The list of great designated hitters is a short one, mostly because the list of long-time designated hitters is a short one. You might say Manny Ramirez should be a designated hitter – should have been a designated hitter for some years now – and I might say you're right. But Ramirez hasn't often been a DH, and as long as David Ortiz is Ramirez's teammate, he won't often play that role.
Why hasn't Ramirez been assigned that role already? Or rather, why aren't players like Ramirez more often turned into DHs? Two reasons: One, most players prefer to play a real position, no matter how inept they might be in the field (we humans have a real talent for self-delusion). And two, once you turn a player into a DH, you've knocked down his value a few pegs. If you keep him, you don't have the DH slot available for some other good-hit, no-field player that comes along. And if you want to trade him, you've got to either a) find a trading partner in the American League, or b) somehow convince your National League friend that Joe Slugger's really not so bad at first base (no really, I swear).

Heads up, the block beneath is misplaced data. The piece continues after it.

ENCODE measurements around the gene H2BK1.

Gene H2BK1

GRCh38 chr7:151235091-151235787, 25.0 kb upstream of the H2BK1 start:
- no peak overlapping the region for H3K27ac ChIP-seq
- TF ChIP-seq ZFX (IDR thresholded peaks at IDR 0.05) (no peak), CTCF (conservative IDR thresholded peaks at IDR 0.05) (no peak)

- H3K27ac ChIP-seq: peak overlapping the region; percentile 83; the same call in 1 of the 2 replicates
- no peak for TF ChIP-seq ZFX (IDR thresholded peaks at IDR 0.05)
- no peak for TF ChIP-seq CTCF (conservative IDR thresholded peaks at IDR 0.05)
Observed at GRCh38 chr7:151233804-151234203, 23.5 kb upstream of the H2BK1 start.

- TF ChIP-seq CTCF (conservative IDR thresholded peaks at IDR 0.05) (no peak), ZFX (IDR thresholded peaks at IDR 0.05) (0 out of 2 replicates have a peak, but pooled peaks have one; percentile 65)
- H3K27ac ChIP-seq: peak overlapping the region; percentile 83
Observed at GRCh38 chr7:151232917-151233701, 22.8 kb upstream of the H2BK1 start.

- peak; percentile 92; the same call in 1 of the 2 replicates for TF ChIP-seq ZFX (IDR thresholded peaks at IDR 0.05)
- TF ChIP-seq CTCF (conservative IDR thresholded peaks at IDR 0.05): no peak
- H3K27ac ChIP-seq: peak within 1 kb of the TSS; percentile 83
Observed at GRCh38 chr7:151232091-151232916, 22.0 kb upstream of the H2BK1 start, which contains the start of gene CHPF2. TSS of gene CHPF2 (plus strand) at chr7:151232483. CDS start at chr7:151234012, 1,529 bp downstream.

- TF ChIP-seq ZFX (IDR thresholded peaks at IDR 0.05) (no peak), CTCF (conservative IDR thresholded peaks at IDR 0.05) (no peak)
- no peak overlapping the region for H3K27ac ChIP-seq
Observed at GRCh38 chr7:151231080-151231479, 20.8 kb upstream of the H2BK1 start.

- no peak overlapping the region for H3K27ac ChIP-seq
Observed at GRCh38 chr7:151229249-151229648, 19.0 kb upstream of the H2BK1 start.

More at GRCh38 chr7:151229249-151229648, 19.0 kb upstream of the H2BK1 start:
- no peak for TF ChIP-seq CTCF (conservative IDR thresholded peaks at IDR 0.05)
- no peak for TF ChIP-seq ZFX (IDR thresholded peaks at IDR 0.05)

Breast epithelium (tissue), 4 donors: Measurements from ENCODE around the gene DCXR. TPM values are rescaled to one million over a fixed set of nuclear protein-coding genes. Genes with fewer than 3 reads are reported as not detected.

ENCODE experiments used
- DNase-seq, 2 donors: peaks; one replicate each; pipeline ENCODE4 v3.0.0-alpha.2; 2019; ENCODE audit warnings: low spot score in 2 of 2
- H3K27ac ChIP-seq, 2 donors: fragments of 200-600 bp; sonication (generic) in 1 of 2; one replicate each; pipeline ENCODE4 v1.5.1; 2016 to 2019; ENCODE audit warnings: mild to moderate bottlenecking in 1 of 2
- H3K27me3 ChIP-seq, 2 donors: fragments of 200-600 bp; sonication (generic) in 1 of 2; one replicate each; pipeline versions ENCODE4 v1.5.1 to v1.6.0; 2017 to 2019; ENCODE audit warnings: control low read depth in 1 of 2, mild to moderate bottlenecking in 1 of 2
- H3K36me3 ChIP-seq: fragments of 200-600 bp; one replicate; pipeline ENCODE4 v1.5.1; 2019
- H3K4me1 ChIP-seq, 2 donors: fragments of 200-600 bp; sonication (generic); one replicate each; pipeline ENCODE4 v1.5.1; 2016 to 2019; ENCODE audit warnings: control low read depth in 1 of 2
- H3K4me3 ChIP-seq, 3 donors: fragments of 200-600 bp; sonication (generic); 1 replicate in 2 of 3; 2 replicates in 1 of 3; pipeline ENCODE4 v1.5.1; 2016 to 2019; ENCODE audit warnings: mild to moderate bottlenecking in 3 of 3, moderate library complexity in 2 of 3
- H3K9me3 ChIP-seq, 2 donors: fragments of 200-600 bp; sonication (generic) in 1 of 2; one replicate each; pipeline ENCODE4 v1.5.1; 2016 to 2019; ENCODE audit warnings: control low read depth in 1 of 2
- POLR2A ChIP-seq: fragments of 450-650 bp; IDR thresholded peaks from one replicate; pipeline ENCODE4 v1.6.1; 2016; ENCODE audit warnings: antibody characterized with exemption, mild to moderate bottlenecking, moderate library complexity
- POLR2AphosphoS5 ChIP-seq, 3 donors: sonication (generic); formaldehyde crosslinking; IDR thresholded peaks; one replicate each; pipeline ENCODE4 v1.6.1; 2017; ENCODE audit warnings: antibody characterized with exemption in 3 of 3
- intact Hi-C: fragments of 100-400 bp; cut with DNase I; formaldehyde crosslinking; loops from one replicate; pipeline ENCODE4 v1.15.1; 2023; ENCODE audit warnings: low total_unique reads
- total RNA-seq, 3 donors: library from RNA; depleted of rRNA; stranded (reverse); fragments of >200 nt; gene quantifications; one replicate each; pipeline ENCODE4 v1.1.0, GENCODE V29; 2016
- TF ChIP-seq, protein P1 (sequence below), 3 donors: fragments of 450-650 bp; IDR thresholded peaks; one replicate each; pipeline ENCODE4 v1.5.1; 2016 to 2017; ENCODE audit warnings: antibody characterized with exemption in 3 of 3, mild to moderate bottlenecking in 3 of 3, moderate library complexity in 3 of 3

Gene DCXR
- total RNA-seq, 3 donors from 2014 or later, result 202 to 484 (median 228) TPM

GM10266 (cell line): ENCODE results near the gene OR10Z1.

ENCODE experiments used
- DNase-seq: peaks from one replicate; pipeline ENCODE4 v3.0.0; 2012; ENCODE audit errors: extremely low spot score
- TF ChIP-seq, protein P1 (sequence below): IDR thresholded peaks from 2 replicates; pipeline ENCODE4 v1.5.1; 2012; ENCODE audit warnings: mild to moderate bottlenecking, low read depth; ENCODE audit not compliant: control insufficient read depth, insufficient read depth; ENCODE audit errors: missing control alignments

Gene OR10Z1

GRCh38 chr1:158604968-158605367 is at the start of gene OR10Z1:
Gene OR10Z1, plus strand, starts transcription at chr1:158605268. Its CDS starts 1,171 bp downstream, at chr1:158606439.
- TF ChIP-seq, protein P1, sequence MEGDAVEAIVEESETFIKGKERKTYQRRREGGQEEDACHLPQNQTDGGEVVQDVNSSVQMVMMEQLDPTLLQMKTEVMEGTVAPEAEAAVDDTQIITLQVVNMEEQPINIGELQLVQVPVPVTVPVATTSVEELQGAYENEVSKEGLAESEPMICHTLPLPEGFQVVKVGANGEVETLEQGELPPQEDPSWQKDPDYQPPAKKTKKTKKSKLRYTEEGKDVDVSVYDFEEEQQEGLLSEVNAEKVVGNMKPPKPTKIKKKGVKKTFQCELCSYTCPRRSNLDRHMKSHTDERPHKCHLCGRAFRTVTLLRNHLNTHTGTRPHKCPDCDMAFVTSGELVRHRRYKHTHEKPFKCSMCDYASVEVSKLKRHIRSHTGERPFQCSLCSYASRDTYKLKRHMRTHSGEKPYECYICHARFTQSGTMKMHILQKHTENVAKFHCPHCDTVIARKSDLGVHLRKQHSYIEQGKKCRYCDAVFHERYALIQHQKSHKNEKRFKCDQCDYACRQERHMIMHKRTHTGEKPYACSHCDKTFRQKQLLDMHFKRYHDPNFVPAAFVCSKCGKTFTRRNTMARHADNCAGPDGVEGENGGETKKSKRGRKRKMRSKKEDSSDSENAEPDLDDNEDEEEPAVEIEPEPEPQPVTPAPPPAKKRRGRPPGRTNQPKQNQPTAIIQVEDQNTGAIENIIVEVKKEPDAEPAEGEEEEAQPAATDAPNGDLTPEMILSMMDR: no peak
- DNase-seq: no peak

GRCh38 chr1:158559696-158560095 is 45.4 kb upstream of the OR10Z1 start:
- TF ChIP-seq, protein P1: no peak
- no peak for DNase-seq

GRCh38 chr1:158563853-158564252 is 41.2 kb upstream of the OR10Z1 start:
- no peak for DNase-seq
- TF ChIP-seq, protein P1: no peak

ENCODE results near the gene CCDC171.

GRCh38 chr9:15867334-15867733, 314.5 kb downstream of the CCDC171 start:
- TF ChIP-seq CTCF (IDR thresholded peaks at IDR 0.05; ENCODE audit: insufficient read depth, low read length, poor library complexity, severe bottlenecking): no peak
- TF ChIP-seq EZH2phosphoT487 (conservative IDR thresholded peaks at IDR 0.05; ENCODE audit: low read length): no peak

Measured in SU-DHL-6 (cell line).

So when we're looking for the greatest designated hitters, we really don't have a large group of great players from which to choose. Sure, Orlando Cepeda and Harmon Killebrew and a few other Hall of Famers finished their careers as designated hitters, but I don't think anybody wants to call Carl Yastrzemski a "designated hitter" to his face.